At 2-5 (1-3 Atlantic Coast Conference), Maryland hopes the sun isn't also setting on its once-promising season. The Terps, who have lost three games in a row, hope to be playing their last five regular-season games for more than pride.
But the odds aren't in their favor. As it practiced to face 1-6 Boston College (0-4 ACC) on Saturday at Byrd Stadium, Maryland found itself four wins short of the six needed to become bowl-eligible.
"We're going to have to win four out of five, but it starts with winning this one right here," O'Brien said Tuesday. "We're not going to pack it in."
Maryland, hampered by injuries and inexperience, is clearly a program in transition. The Terps are in their first season under coach Randy Edsall and his new coordinators. They have just seven seniors among the 44 players on the two-deep depth chart. Some players have had difficulty adjusting to Edsall's stringent team discipline and new offensive and defensive systems. Two of Maryland's four captains — linebacker Kenny Tate and offensive lineman Andrew Gonnella — have been lost for the season to injuries. Maryland's only win since opening night against Miami came against Towson, a Football Championship Subdivision team.
Edsall, who has a six-year contract, has often said he is involved in a long-term building process. He said after last Saturday's game that the Terps were unable to match up "with the speed and athleticism of Clemson [on Oct. 15] and Florida State," a situation he said must be rectified through aggressive recruiting.
In his weekly media availability Tuesday, Edsall repeated that "recruiting is the lifeblood of any program. That's what it is. I have the mindset that I want to try to recruit better and better every year, and that's not a knock on anybody that's here."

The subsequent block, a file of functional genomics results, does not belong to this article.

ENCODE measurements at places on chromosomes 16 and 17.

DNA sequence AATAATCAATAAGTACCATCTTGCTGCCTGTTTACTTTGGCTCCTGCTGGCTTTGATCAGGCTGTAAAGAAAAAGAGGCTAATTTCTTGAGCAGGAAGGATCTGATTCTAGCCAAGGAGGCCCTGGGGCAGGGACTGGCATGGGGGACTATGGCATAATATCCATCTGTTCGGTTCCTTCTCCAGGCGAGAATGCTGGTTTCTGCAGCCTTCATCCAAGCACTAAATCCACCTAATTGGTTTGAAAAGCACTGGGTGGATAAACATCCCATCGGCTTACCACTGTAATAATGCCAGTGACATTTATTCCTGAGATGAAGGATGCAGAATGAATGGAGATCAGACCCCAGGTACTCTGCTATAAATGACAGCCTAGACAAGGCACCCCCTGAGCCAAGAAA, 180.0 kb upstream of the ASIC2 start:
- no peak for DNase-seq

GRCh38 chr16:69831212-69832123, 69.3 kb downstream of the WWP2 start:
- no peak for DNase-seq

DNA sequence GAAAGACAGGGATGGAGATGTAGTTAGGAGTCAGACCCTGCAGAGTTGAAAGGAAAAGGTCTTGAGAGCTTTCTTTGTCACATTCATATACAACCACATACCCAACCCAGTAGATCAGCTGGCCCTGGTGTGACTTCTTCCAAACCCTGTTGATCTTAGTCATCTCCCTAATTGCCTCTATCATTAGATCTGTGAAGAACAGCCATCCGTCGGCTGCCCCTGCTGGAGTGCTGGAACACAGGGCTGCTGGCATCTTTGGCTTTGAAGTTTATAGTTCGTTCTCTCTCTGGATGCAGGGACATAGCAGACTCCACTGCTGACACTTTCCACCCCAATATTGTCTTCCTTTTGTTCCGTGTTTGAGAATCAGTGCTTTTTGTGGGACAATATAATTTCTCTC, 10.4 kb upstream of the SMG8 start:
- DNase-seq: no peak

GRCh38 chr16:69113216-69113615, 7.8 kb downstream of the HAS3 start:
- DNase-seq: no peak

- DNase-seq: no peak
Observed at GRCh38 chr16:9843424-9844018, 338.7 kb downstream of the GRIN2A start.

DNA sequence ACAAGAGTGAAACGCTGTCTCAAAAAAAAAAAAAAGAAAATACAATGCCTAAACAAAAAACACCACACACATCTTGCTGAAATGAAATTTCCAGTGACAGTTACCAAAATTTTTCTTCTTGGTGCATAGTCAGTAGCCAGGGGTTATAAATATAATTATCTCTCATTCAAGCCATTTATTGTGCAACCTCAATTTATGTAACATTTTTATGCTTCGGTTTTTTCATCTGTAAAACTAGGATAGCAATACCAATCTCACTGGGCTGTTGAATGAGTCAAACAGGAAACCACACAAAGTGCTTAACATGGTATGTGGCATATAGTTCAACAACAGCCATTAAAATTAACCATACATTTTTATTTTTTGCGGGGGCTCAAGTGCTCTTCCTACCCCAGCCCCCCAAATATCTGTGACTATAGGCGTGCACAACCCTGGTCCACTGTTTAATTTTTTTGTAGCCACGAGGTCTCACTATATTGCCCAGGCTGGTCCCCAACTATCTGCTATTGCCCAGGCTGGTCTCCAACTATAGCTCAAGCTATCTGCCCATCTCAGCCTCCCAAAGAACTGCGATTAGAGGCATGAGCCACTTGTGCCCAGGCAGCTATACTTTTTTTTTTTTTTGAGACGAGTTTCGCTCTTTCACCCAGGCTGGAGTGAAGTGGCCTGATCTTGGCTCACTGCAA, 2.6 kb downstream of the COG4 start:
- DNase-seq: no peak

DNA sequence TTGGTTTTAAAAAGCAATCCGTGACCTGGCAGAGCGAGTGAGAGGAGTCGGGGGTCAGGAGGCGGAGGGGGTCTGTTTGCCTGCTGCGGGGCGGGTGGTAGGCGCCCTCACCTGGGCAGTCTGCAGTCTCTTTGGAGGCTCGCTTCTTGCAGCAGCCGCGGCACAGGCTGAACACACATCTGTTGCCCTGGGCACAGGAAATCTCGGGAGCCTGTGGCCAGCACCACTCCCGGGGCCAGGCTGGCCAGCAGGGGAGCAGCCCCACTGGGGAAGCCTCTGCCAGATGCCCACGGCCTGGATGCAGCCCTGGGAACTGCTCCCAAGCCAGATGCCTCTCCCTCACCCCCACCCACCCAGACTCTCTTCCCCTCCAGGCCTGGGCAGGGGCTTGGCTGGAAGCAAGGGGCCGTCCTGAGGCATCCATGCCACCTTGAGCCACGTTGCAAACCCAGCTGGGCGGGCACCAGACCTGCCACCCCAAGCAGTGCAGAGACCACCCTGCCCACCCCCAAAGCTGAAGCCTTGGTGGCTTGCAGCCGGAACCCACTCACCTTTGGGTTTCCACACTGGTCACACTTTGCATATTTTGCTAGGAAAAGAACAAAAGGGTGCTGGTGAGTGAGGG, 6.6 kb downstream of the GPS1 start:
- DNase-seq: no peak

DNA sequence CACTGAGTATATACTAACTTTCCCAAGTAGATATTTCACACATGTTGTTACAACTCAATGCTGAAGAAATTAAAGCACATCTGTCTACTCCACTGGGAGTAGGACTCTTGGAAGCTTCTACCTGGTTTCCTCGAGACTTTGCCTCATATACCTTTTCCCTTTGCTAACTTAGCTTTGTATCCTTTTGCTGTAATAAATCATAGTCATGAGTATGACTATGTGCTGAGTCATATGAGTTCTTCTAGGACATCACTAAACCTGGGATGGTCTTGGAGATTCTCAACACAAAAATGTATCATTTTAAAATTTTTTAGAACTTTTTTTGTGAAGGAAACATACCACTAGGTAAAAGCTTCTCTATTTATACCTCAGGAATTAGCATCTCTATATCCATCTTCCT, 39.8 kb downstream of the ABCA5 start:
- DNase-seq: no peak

In college football, success begets success. High school players often aspire to playing for winning teams going to upper-echelon bowl games.
"We really haven't hit where we can be yet," said O'Brien, a redshirt sophomore. "Once we do that, it'll be a lot easier to sell. You've got to win to get good recruits. There's no secret to that. Winning programs get better players and are seen in a more positive light than losing programs. That's just kind of the reality of sports in general."
In the meantime, Edsall said the team is improving.
"Alls I want to do is make sure I'm right by them in the classroom, as people and as athletes. And that's what important to me. The thing is, they're getting better. And we're getting better as a team. It just doesn't show in the win-loss record right now," he said.
Maryland was 2-10 in 2009 and 9-4 during a 2010 season in which it played in the Military Bowl after announcing that Friedgen was being dismissed.
Senior safety Austin Walker said he had harbored hopes of a turnaround following the 2-10 year. This season, Walker — the son of broadcaster and former NFL player Rick "Doc" Walker — said there are similarly promising signs.
"In my opinion, I think we should be 5-2," said Walker, whose brother, Alex, is a redshirt freshman defensive lineman on the Terps. "We've been in a lot of close games with very talented teams and we just haven't been able to put it all together just yet.
"You have to be able to handle adversity. You have to be able to handle success."
Notes: Edsall would not say who would start at quarterback Saturday — O'Brien or C.J. Brown. He said it was possible that both could play. … Maryland teams posted their best Graduation Success Rate of 82 percent in the most recent statistics announced Tuesday. The men's basketball team went from 31 percent in 2010 to 46 percent this year, while women's basketball improved from 67 percent to 81 percent. The football team's rate fell from 64 percent to 59 percent. Maryland athletic director Kevin Anderson said the football program has made significant progress in recent months. This year's numbers measure freshmen who entered Maryland between the fall of 2001 and the fall of 2004.